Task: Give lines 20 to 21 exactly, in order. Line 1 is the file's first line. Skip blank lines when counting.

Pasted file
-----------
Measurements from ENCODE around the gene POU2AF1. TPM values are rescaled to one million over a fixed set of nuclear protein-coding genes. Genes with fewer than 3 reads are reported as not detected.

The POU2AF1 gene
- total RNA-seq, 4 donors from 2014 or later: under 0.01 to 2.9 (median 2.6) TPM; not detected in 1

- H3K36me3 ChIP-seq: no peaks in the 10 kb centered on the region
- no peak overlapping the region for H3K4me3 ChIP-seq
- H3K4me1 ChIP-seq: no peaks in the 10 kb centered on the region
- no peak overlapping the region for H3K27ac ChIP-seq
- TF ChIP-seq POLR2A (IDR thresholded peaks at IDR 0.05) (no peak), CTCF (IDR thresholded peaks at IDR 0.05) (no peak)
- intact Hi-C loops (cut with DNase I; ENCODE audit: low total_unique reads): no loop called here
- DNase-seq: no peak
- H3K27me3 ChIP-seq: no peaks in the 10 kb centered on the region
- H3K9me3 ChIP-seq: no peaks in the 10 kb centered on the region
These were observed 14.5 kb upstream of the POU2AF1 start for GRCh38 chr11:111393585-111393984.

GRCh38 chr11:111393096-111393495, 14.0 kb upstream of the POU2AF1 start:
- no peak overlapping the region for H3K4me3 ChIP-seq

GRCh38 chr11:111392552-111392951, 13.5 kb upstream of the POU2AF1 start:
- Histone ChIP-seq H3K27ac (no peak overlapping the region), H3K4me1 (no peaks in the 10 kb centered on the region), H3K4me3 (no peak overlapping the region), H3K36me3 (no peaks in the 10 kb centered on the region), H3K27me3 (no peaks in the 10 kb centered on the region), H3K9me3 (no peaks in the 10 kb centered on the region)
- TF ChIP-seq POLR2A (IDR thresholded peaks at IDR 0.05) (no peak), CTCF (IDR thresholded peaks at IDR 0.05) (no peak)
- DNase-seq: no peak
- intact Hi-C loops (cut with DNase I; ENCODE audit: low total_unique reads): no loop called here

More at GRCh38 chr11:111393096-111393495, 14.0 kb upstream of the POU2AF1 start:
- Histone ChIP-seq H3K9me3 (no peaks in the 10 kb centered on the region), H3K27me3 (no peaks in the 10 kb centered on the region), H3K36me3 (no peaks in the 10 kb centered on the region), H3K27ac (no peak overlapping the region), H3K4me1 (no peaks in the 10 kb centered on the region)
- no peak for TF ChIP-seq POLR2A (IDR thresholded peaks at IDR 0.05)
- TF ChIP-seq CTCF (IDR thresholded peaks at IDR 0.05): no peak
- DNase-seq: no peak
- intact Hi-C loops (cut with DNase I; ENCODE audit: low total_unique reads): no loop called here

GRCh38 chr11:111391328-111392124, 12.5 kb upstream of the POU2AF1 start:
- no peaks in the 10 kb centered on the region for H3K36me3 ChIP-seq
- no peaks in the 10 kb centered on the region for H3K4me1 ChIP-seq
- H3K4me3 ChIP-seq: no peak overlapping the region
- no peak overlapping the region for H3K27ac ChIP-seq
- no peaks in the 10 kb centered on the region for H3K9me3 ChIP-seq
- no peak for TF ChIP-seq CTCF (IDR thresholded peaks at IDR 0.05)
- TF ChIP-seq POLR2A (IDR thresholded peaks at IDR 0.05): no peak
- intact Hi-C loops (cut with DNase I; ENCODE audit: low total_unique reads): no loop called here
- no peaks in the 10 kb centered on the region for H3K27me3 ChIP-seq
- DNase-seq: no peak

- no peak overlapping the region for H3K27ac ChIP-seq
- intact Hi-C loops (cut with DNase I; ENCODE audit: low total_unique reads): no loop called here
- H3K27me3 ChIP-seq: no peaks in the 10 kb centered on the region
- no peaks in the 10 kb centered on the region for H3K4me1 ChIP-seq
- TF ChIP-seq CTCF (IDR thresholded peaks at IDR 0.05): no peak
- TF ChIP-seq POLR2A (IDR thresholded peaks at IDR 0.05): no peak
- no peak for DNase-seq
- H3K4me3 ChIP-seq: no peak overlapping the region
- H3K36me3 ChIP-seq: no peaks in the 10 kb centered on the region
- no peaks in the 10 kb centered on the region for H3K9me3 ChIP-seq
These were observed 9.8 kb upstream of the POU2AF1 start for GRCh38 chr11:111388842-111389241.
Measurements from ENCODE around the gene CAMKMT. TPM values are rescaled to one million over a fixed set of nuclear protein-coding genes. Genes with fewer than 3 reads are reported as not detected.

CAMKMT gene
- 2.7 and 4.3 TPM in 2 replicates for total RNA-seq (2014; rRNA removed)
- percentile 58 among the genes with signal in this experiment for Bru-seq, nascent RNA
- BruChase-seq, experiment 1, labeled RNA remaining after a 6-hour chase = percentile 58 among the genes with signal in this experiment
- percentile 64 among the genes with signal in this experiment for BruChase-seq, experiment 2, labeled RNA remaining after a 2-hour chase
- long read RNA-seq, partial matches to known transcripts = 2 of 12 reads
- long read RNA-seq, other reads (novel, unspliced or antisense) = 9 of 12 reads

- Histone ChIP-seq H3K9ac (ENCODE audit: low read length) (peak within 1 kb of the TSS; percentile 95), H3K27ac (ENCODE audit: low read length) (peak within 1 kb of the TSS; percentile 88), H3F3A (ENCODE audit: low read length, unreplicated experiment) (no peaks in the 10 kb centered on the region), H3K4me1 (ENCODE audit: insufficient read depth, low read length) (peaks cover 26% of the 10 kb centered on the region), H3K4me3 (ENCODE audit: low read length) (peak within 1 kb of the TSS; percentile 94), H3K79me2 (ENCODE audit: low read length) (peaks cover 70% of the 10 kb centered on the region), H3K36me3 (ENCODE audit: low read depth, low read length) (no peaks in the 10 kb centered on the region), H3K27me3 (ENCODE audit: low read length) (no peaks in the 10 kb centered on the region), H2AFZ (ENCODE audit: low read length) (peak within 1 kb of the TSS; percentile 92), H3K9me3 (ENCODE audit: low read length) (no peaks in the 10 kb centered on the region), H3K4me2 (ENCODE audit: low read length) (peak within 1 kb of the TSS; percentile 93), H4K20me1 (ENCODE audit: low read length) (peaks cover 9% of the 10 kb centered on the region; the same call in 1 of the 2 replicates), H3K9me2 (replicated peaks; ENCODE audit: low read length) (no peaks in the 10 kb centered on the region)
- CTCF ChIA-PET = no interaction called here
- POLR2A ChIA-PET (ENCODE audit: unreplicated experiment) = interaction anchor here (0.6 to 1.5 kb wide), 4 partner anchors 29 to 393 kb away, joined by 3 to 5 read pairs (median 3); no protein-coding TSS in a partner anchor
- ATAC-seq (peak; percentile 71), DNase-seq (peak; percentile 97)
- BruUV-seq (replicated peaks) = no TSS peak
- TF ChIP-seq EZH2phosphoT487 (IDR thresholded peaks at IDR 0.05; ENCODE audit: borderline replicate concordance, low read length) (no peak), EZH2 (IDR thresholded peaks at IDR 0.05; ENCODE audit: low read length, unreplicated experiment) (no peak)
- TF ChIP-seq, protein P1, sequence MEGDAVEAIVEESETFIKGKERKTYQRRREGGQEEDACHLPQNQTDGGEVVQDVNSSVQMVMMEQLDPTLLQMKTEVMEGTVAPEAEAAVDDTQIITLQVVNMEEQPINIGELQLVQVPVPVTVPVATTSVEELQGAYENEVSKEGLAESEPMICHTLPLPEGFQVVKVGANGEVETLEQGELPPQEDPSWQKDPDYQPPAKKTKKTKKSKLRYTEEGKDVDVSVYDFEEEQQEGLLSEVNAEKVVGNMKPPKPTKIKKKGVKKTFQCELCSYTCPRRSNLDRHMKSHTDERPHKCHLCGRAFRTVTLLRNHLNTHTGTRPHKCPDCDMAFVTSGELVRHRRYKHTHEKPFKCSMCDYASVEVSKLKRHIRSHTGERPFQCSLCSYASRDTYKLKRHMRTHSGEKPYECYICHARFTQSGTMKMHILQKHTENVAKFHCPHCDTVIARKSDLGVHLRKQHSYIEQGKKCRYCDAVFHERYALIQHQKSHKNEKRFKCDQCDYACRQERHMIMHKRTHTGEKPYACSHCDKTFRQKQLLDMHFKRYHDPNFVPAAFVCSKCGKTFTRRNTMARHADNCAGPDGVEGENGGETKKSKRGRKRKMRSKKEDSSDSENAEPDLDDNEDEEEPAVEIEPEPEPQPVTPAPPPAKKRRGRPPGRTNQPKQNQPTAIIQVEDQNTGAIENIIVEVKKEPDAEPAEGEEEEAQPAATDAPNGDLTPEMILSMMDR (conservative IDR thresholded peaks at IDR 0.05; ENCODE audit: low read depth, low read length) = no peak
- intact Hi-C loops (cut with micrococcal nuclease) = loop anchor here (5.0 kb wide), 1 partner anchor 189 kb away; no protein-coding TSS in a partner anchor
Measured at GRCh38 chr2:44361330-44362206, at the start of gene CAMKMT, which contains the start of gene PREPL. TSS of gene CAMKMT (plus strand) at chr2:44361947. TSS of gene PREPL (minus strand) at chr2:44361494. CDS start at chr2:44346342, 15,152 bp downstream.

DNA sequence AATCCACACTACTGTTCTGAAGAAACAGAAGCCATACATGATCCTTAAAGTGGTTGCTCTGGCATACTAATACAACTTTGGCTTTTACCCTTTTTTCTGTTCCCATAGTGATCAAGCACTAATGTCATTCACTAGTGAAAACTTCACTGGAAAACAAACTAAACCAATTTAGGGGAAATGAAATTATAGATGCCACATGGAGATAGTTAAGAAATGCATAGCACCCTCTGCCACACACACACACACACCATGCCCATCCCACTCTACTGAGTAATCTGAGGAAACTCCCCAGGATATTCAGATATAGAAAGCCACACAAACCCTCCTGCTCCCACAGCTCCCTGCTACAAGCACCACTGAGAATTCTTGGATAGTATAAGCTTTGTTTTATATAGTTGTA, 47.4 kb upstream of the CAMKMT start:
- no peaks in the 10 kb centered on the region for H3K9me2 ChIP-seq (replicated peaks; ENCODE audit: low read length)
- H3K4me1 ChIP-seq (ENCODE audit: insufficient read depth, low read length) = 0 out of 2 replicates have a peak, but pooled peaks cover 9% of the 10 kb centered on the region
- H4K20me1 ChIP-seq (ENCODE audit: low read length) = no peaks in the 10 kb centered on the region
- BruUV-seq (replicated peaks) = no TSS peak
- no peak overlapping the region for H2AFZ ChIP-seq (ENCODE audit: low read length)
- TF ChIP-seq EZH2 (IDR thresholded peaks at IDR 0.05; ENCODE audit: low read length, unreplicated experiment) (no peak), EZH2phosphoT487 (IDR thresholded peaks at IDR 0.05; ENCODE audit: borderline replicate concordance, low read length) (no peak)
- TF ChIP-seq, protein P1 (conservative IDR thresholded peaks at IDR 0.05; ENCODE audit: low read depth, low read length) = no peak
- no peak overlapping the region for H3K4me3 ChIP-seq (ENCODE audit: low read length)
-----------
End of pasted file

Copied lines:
- intact Hi-C loops (cut with DNase I; ENCODE audit: low total_unique reads): no loop called here

More at GRCh38 chr11:111393096-111393495, 14.0 kb upstream of the POU2AF1 start: